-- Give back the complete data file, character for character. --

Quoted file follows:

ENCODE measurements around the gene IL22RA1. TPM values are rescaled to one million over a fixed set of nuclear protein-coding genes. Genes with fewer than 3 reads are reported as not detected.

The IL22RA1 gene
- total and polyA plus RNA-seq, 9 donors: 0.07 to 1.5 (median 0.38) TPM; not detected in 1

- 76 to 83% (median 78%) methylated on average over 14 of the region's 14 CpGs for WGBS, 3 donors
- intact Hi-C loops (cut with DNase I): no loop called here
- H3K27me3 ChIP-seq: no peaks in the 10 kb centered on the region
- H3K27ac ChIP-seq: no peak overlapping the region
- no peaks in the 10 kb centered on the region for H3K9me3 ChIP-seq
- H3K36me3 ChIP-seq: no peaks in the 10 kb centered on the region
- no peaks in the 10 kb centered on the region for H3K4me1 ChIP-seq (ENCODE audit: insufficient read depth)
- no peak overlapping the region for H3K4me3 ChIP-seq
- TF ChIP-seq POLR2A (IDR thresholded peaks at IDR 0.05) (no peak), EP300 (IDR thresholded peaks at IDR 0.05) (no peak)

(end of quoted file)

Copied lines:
ENCODE measurements around the gene IL22RA1. TPM values are rescaled to one million over a fixed set of nuclear protein-coding genes. Genes with fewer than 3 reads are reported as not detected.

The IL22RA1 gene
- total and polyA plus RNA-seq, 9 donors: 0.07 to 1.5 (median 0.38) TPM; not detected in 1

- 76 to 83% (median 78%) methylated on average over 14 of the region's 14 CpGs for WGBS, 3 donors
- intact Hi-C loops (cut with DNase I): no loop called here
- H3K27me3 ChIP-seq: no peaks in the 10 kb centered on the region
- H3K27ac ChIP-seq: no peak overlapping the region
- no peaks in the 10 kb centered on the region for H3K9me3 ChIP-seq
- H3K36me3 ChIP-seq: no peaks in the 10 kb centered on the region
- no peaks in the 10 kb centered on the region for H3K4me1 ChIP-seq (ENCODE audit: insufficient read depth)
- no peak overlapping the region for H3K4me3 ChIP-seq
- TF ChIP-seq POLR2A (IDR thresholded peaks at IDR 0.05) (no peak), EP300 (IDR thresholded peaks at IDR 0.05) (no peak)